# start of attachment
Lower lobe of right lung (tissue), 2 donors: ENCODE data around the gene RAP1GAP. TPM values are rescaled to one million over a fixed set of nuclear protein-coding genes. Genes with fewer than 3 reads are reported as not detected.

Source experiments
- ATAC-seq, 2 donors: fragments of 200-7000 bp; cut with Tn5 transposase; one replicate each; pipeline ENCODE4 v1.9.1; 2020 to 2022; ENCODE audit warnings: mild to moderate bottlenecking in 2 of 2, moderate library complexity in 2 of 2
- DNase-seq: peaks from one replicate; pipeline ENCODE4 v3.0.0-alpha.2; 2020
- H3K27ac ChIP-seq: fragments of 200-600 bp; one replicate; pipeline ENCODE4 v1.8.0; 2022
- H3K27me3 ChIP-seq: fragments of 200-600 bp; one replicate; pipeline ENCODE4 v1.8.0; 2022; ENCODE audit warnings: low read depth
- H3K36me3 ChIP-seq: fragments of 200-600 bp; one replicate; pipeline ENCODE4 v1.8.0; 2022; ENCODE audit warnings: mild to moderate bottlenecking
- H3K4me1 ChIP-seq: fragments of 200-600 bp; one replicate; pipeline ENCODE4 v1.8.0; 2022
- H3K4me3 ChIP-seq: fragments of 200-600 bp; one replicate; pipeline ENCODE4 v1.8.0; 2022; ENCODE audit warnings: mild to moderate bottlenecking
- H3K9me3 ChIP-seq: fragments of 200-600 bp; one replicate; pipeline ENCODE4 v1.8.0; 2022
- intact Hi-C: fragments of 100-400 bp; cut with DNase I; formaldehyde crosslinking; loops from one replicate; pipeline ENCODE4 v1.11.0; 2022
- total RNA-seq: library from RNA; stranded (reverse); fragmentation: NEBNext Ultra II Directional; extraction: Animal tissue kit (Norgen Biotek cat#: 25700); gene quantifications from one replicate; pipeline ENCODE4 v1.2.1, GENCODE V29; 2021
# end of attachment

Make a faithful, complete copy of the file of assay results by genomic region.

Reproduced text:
Lower lobe of right lung (tissue), 2 donors: ENCODE data around the gene RAP1GAP. TPM values are rescaled to one million over a fixed set of nuclear protein-coding genes. Genes with fewer than 3 reads are reported as not detected.

Source experiments
- ATAC-seq, 2 donors: fragments of 200-7000 bp; cut with Tn5 transposase; one replicate each; pipeline ENCODE4 v1.9.1; 2020 to 2022; ENCODE audit warnings: mild to moderate bottlenecking in 2 of 2, moderate library complexity in 2 of 2
- DNase-seq: peaks from one replicate; pipeline ENCODE4 v3.0.0-alpha.2; 2020
- H3K27ac ChIP-seq: fragments of 200-600 bp; one replicate; pipeline ENCODE4 v1.8.0; 2022
- H3K27me3 ChIP-seq: fragments of 200-600 bp; one replicate; pipeline ENCODE4 v1.8.0; 2022; ENCODE audit warnings: low read depth
- H3K36me3 ChIP-seq: fragments of 200-600 bp; one replicate; pipeline ENCODE4 v1.8.0; 2022; ENCODE audit warnings: mild to moderate bottlenecking
- H3K4me1 ChIP-seq: fragments of 200-600 bp; one replicate; pipeline ENCODE4 v1.8.0; 2022
- H3K4me3 ChIP-seq: fragments of 200-600 bp; one replicate; pipeline ENCODE4 v1.8.0; 2022; ENCODE audit warnings: mild to moderate bottlenecking
- H3K9me3 ChIP-seq: fragments of 200-600 bp; one replicate; pipeline ENCODE4 v1.8.0; 2022
- intact Hi-C: fragments of 100-400 bp; cut with DNase I; formaldehyde crosslinking; loops from one replicate; pipeline ENCODE4 v1.11.0; 2022
- total RNA-seq: library from RNA; stranded (reverse); fragmentation: NEBNext Ultra II Directional; extraction: Animal tissue kit (Norgen Biotek cat#: 25700); gene quantifications from one replicate; pipeline ENCODE4 v1.2.1, GENCODE V29; 2021